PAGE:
Hello friends. Price drop today on a category that doesn’t see very many price drops: single-vineyard Barbaresco:
Wine Advocate (Antonio Galloni): “($50); [REVIEW TEXT WITHHELD]. 94pts.”
This is not our first Paitin offer. About a year ago we wrote about their 2010 Langhe Nebbiolo, and I believe it’s that 2010 vintage that is behind today’s price drop. There’s huge interest in 2010 Piedmont, since it was the first truly cool-and-wet vintage of the new millennium, defying recent trends towards warming. It didn’t hurt that Wine Advocate recently gave the 2010 vintage in Barbaresco 95pts (regional vintage scores; a proxy’s proxy if ever there was one). With 2010 Barberschi (Barbarescos) and Baroli (Barolos) beginning to hit the shores, importers are looking to blow through their remaining stocks of 09s.
So, whither 2009?
Well, 2009 was a warm year in the Piedmont, and that’s not necessarily a bad thing. It’s a good strategy, when exploring wine categories, to focus first on warmer vintages, because they tend to push the fast forward button on the aging curve. While many Barbareschi hit their stride 15-25 years past vintage, warmer years like 2009 produce earlier peak-drinking windows.
As much as we all love Barbaresco, they can be frustrating wines, because they can be so damned unapproachable in their youth. Not this one. No need to cellar endlessly. Galloni says to hold until 2017, but between you and me, this can be popped right now.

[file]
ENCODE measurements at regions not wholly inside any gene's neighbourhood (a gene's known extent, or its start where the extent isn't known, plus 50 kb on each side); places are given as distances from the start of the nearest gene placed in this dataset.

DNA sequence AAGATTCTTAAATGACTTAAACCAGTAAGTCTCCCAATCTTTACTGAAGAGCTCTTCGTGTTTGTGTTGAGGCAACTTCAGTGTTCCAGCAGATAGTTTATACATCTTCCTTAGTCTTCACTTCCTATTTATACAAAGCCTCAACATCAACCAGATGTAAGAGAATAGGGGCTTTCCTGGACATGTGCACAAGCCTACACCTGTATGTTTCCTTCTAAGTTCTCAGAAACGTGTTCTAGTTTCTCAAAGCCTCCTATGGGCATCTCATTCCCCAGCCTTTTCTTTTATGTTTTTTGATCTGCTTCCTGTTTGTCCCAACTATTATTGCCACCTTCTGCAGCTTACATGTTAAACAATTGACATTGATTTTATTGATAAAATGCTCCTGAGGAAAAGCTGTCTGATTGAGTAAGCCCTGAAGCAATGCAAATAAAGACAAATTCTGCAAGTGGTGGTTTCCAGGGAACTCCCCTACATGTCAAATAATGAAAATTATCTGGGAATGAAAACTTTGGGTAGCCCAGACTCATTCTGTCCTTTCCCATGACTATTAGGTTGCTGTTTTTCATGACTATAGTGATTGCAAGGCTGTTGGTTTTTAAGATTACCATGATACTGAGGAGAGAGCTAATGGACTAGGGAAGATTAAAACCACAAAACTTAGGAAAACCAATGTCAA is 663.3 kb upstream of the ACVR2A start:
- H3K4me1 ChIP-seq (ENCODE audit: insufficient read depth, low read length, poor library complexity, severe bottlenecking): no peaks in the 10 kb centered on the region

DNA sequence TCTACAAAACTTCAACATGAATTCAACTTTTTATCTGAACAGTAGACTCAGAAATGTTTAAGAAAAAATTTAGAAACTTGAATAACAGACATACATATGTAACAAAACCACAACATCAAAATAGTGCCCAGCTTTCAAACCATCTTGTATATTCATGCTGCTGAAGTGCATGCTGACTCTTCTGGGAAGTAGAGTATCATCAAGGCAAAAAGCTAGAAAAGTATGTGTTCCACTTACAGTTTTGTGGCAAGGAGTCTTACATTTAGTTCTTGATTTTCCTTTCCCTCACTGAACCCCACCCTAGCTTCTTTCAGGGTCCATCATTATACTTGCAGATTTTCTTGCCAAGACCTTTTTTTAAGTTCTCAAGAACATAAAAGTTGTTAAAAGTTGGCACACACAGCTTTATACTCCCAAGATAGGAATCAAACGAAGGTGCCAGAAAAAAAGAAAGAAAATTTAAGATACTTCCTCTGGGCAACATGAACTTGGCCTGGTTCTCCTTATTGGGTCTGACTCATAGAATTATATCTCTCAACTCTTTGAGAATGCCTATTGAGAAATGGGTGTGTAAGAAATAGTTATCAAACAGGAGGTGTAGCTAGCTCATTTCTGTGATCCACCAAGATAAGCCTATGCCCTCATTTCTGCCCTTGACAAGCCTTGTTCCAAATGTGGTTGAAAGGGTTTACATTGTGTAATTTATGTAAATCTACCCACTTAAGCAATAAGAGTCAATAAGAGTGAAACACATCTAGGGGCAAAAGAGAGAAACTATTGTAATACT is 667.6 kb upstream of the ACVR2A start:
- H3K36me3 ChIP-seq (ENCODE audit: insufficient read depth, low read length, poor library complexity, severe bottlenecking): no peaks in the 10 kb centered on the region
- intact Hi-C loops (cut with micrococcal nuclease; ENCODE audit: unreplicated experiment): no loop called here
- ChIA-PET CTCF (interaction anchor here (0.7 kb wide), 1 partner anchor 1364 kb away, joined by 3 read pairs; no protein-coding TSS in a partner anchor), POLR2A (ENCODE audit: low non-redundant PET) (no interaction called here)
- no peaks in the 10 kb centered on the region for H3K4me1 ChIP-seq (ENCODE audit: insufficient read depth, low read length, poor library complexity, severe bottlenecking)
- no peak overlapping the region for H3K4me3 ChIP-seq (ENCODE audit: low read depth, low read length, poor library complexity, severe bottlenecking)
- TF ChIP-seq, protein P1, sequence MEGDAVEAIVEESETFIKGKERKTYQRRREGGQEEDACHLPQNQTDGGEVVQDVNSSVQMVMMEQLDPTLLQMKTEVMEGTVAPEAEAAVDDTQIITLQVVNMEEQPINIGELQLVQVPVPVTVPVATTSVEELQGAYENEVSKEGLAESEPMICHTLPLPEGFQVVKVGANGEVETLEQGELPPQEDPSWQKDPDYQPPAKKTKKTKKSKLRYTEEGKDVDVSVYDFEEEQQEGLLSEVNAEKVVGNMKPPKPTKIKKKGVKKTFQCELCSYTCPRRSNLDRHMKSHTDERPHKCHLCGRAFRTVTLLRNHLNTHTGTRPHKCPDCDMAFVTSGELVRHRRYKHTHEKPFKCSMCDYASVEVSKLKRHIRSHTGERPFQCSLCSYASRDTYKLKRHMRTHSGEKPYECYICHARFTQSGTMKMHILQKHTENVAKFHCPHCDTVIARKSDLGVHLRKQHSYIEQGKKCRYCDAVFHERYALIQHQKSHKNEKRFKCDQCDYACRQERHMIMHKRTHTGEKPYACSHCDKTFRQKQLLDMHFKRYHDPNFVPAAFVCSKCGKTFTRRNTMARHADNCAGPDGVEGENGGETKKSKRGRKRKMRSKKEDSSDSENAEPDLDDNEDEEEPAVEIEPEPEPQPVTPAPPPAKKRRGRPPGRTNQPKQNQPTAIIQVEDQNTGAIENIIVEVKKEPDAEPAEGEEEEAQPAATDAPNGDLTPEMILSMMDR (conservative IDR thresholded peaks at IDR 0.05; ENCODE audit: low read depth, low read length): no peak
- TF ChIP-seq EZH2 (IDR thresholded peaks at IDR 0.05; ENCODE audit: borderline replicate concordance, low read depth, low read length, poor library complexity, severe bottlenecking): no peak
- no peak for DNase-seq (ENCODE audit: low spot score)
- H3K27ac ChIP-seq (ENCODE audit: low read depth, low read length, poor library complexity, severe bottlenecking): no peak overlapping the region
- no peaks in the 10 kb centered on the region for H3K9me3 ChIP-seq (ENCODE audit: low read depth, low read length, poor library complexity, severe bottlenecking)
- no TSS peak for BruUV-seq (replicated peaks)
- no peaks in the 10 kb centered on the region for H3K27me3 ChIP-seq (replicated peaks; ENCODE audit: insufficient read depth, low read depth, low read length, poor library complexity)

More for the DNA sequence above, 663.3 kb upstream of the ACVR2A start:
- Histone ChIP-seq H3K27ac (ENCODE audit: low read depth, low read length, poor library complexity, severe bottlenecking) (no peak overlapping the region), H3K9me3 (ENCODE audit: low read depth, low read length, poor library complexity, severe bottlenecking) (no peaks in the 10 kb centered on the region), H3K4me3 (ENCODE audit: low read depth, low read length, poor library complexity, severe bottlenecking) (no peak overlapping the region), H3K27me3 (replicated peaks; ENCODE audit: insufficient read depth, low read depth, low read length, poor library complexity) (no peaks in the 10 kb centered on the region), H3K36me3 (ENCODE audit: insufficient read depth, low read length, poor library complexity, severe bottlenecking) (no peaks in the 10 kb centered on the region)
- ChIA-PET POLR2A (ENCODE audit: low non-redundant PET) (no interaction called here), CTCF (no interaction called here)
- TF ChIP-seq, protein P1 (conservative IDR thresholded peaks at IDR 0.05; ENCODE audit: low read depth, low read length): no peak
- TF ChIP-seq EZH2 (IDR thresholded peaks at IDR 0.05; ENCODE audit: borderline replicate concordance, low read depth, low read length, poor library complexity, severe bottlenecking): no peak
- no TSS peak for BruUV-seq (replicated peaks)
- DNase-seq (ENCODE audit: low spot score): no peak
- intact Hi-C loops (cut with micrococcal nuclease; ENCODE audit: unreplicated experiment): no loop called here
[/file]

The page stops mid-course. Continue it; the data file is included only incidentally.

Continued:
Give it a few hours open (or better yet, a few hours in the decanter), and you’ll find expressive, drinkable Barbaresco, a rare treat. It starts with a nose reminiscent of an autumn trail in the woods: haunting floral and woodsmoke aromatics lifted above crepuscular leafy notes and cherry fruit and menthol. In the mouth, there’s that alluring combination of Barbersco’s chewy earthiness alongside the rich fruit of the warmer vintage. I want a big simmering pot of polenta. I want Italian sausages and blistered cherry tomatoes. I want to combine them all and pour a big glass of this. And then maybe take a long nap (fatherhood has increased the appeal of naps to near-Nirvanic levels).
First come first served up to 12 bottles, and the wine should arrive in about a week, at which point it will be ready for pickup or shipping during the next temperature-appropriate shipping window.